So Sephora thinks it can move to Australia and be a success? Do the big wigs of Sephora (which is the Louis Vuitton Moet Hennessy group) know anything about Australian beauty retail? Have they ever had any dealings with the sales assistants on Australian beauty counters???
Now, I don’t want to burn everyone with the same flame – I will say I’ve had some ordinary experiences at beauty counters – that’s to say, not amazing, but not awful either. One of my first MAC store experiences was when I visited MAC Chapel Street (Melbourne) back in 2007, and that actually was a lovely experience. I was doing some last-minute makeup prep for my brother’s wedding the following day, and the sales assistant gave me great advice for a few small items that would make a huge difference. MAC Select Cover-Up entered my life, and still remains to this day. I started my first make-your-own-quad eyeshadow collection (I got 2 shadows, and have yet to fill the quad with 2 more), and he gave me plenty of direction for an eye look to suit a bright red outfit (which isn’t the easiest thing to do). I’ve also had some decent service from the Sydney International Airport Duty-Free MAC counter, despite literally thousands of people browsing there on the way to their flight.
Unfortunately though, they are some of the only positive Australian beauty experiences I can conjure up in my memory. That’s a pretty sad report. I’m a regular shopper and browser, I often have money burning a hole in my pocket, and I’m a fairly non-confrontational personality type – I’ll burn you on Facebook or verbally to my friends, but that’s about it, I’m not going to shout and scream in store. So after over a decade of loving beauty and makeup, I think I can safely say that it’s not me, it’s you, Australian beauty counters. Why is getting a sample of a product you want me to commit over $50 to, like getting blood out of stone? Why do you insist on pursing your lips when I (or any other customer – I don’t think it’s personal) near your counter? Is your job not to sell and promote beauty products? Why do you think your company educates you on their products – do you think it’s only for your personal gain?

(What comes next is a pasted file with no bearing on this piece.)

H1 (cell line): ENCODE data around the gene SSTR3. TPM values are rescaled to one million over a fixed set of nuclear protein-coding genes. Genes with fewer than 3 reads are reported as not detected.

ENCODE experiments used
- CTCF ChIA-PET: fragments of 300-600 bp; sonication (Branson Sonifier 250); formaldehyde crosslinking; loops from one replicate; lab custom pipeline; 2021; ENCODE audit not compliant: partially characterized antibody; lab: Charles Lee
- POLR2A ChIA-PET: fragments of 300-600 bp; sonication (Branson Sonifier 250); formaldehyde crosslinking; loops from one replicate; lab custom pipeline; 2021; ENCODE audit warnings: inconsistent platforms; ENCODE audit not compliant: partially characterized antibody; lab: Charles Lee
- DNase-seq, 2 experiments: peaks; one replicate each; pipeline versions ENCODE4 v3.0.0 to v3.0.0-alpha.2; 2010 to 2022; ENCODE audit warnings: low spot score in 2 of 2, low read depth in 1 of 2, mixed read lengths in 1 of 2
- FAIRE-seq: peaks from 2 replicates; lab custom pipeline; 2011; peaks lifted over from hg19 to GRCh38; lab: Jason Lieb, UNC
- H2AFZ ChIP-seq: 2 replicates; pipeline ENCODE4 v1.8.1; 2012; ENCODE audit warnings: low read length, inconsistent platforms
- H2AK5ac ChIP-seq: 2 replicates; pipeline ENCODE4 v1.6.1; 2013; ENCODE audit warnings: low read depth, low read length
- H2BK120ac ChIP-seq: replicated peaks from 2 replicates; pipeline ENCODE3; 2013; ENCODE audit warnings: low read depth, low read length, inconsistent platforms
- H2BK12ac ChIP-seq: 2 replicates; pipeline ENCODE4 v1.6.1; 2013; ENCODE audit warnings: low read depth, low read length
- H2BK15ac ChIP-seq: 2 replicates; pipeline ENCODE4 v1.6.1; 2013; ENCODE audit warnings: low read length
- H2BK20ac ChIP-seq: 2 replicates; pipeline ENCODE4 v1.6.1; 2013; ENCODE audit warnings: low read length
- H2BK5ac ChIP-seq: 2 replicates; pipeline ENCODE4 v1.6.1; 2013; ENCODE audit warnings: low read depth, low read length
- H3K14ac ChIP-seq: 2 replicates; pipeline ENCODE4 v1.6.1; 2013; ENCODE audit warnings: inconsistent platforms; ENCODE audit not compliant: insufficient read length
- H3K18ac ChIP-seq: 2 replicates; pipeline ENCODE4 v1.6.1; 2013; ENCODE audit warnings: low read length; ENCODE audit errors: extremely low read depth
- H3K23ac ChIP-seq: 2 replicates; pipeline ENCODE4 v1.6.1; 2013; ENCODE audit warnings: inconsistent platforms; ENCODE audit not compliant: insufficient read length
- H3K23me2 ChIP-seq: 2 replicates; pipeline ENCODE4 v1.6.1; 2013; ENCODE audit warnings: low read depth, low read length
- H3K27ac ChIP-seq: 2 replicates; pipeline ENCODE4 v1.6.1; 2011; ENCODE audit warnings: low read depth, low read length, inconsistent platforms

Today, I had a really aggravating experience at a Benefit counter. I had the day off work, and was really looking forward to checking out some new products; I’d even squirreled some money away, that was, lo and behold, burning away in my pocket. My sister-in-law joined me for some shopping, and as a fellow beauty enthusiast, I informed her of the #mascaraswap currently happening at Benefit counters. A friend had called me yesterday to tell me that she had swapped her $2.50 Essence mascara for a deluxe sample of a “They’re Real” mascara at Benefit. If they’re letting you swap your Essence mascara, then clearly there’s no judgement there. So off we went to Benefit, which was a concession within Myer.
Now, the sales assistant wasn’t getting any points for sales, but I’ll give her props for making me feel incredibly uncomfortable – she did raise the bar for snooty sales assistants. She was quite literally doing nothing when we entered (the concession is an entire section, similar to a MAC concession; not just a counter), and continued to do nothing while we browsed. But of course, she didn’t do nothing at a distance – she stood right next to us, while breathing over our shoulders. She offered no advice, no commentary; just silent judgement. I looked around for the #mascaraswap info, and there were probably close to 20 balloons promoting this offer. When we asked… OH, the offer ended yesterday. So, why are there 20 balloons still up? Hard day of nothing stopped you from deflating the balloons? Your Benefit boss came in and confiscated every single sample that remained yesterday at 5pm?
Although this experience was insulting, it’s not exactly an exception. I came home and discovered another customer had a very similar experience at the same counter (she burned the sales assistant on Facebook), except she was told the offer ended ages ago, and when she challenged her that the offer goes until May, she was told that lots of teenagers came in and swapped their mascaras, and the stock is now finished.
I think we all know this sales assistant just couldn’t be stuffed. But Sephora, take heed, this is the state of Australian retail. There are lots of retail staff that love what they do, are extremely helpful, and earn their keep and then some. But there are a huge percentage who are just like Miss. Benefit – forget the customer, and just enjoy their discount. I’ve experienced Sephora back in the day, when it was nothing special in the UK, I’ve experience Sephora in the US, Sephora in Europe, and Sephora in Dubai. Dubai’s retail is booming – they have a huge amount of migrants working their butts off, and reaping the rewards of a lifestyle in the UAE. The US experience is completely unmatched however. Samples are easy to get, advice is easy to get, product information is easy to get – they make it easy to spend your money. The question that remains a mystery to me is whether their staff get paid commissions – but whatever the US formula, it is working. It’s not enough that there are multiple brands in one store – beauty buffs don’t mind pounding the pavement to try new products. It’s not just that the prices seem reasonable – that’s just the way it seems relative to the Australian prices – but Sephora USA is not making its buck off Australian tourists. It’s competing against incredibly low drugstore prices, and somehow winning.
Sephora Australia, you interest me, but I’m not sold just yet. Let’s see what your sales formula is here, and how that materialises for customers.